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Confident and sexy Disney princess attracts adult viewership
FEBRUARY 04, 2014 07:22  
Disney뭩 밊rozen has attracted six million Korean viewers in 18 days since its release on January 16. According to the Korean Film Council, it has set a new record of 6,004,181 viewers in Korea in animations as of Sunday, beating the record of 밙ung Fu Panda 2 (5.06 million in 2011). In addition, it ranked ninth in the non-Korean films, trumping 밚es Miserables (5.91 million in 2012) and 밫he Lord of the Rings: The Return of the King (5.96 million in 2003). If the trend continues, it could be in top five on the non-Korean film list.

The movie뭩 soundtracks rank top in Korean music streaming websites, and the book is among bestsellers.

Adult audiences brought the success of the film, breaking the prejudice that animation films are for children. Many adults write postings praising the movie on Internet bulletin boards or social networking sites. The ratio of screens with dubbing and subtitles is often used to estimate the ratio of child viewership and young adult or older viewers, and subtitles (56 percent) surpassed dubbing (44 percent) this time as of Sunday.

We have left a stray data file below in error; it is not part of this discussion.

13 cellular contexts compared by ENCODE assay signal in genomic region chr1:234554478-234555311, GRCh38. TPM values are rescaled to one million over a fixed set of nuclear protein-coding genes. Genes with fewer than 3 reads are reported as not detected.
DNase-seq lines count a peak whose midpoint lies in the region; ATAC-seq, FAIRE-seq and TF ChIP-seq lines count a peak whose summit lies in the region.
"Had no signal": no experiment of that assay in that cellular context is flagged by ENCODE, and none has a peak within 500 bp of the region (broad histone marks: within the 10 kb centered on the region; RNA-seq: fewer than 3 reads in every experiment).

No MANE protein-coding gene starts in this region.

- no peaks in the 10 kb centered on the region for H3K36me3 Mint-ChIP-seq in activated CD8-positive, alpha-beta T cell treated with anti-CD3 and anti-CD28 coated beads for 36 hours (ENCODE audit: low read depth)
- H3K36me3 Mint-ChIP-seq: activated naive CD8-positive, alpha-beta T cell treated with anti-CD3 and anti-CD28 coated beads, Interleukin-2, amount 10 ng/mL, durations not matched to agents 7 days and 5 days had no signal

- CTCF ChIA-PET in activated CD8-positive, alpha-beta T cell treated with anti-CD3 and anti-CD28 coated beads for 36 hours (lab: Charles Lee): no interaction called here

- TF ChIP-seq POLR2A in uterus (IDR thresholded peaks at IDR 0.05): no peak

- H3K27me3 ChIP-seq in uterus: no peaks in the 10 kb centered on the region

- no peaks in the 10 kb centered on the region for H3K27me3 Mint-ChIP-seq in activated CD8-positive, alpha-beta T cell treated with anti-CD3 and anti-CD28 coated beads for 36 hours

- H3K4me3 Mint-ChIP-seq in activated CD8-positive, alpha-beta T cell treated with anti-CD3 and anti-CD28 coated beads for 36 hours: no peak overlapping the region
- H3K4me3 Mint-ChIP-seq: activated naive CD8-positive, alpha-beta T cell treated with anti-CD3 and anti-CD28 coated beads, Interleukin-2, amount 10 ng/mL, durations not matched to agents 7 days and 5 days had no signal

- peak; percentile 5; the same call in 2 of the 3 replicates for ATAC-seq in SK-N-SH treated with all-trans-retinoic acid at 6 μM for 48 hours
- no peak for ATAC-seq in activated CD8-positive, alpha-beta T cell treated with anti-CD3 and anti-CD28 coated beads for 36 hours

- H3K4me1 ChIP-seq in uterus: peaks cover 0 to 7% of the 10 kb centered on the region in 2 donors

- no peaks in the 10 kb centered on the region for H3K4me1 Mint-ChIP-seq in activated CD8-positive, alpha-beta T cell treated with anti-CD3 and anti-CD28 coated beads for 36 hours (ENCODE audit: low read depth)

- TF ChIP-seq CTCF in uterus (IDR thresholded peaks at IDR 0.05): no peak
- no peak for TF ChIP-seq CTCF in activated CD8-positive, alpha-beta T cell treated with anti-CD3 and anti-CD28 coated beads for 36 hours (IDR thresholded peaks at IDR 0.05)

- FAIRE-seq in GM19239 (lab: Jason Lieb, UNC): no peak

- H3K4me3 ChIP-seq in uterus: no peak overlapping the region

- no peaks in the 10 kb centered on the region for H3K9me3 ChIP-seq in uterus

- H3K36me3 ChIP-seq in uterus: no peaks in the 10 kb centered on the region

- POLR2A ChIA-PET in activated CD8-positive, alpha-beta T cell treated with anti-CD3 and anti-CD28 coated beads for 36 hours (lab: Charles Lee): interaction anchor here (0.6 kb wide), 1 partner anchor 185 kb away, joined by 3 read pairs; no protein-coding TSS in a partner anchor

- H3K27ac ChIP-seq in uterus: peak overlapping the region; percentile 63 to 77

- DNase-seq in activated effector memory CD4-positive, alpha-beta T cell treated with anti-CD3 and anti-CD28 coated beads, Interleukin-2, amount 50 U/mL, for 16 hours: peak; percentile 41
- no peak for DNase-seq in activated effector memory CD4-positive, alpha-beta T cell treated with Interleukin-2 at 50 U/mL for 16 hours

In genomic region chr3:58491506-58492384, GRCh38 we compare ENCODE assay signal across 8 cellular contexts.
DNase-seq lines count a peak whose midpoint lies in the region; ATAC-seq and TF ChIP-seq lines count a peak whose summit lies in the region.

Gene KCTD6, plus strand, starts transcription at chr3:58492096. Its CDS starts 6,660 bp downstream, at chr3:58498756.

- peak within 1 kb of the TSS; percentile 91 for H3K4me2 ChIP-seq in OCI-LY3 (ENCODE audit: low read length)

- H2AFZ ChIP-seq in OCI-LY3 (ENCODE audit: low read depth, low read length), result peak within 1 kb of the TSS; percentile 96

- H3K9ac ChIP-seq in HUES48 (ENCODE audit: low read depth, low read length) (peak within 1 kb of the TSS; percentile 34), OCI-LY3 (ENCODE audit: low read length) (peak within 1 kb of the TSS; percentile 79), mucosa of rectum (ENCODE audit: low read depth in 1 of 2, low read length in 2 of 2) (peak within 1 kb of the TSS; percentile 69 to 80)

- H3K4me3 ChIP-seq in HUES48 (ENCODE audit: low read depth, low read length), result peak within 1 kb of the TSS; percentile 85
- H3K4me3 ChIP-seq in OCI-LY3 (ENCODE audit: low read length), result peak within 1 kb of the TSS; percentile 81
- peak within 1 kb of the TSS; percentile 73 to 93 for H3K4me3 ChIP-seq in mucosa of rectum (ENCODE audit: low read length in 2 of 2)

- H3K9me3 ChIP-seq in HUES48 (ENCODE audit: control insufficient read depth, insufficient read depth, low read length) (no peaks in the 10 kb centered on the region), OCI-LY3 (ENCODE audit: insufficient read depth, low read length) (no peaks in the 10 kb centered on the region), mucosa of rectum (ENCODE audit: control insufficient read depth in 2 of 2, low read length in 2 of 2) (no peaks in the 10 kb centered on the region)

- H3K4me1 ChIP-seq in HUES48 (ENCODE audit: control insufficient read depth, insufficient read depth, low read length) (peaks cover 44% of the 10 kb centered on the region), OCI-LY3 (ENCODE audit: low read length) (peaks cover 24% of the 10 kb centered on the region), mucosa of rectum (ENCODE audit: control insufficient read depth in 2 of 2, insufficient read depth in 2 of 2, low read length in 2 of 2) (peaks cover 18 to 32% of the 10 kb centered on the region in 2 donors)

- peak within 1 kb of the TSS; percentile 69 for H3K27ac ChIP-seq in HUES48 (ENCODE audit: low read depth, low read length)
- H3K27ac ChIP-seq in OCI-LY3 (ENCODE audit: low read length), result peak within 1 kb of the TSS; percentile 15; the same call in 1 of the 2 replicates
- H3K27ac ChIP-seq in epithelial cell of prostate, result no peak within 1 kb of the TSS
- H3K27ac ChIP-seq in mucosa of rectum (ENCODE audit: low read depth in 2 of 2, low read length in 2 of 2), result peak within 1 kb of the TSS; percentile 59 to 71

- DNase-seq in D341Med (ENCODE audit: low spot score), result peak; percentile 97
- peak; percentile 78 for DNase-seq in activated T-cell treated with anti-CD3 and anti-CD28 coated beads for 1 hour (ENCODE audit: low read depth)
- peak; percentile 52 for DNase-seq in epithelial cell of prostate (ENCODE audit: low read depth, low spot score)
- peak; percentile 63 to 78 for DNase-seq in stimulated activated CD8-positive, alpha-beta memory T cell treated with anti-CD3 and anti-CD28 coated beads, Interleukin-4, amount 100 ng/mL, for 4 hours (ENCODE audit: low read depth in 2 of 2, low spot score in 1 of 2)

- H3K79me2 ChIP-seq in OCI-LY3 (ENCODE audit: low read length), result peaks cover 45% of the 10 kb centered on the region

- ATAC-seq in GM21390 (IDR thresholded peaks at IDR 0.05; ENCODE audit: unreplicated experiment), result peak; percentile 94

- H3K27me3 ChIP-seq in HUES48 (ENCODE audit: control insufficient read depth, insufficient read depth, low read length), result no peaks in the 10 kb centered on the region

Other Disney뭩 뱎rincess movies such as Frozen include 밠erida and the Magic of the Woods (2012) and 밨apunzel (2011), which accounted for 9 and 38 percent of the screens, respectively. Jeong Go-eun, a marketing associate at Disney Korea, said, 밎enerally, animations that target children and family have more dubbings. But movie theaters including Frozen are increasing the percentage of subtitles as adults.

Experts say that Frozen뭩 popularity among adults is based on 뱊ot-so-childish characters and its strong storyline. The movie is a makeover of Andersen뭩 fairy tale 밫he Snow Queen and can be interpreted in various ways for both children and adults. Kang Yoo-jeong, a movie critic, said, 밯hile recent animations only made a parody of classics, Frozen created a 몁ew classic reflecting the changes of the time, based on the power of the fairy tale.

Disney, which was criticized for being U.S.-centric and patriarchal, has continued to transform itself. Anna and Elsa, the protagonists of the animation movie, tide over difficulties on their own unlike other Disney princesses who relied on princes.

The characters faces and low noses seem to have factored in non-western markets. Han Chang-wan, an animation professor at Sejong University, said, 밆isney뭩 animations used to be centered on the U.S. Increasingly, but now Disney seems to consider other cultural backgrounds. Frozen뭩 characters are also multicultural and neutral.

Some say that Disney`s merger with Pixar in 2006 generated the success. John Lasseter, the co-producer of Frozen, is from Pixar and produced 밫oy Story. He leads the animation creative team of Disney and Pixar. Professor Han said, 밊rozen maintained Disney뭩 traditions and added Pixar뭩 unique storytelling and speed.

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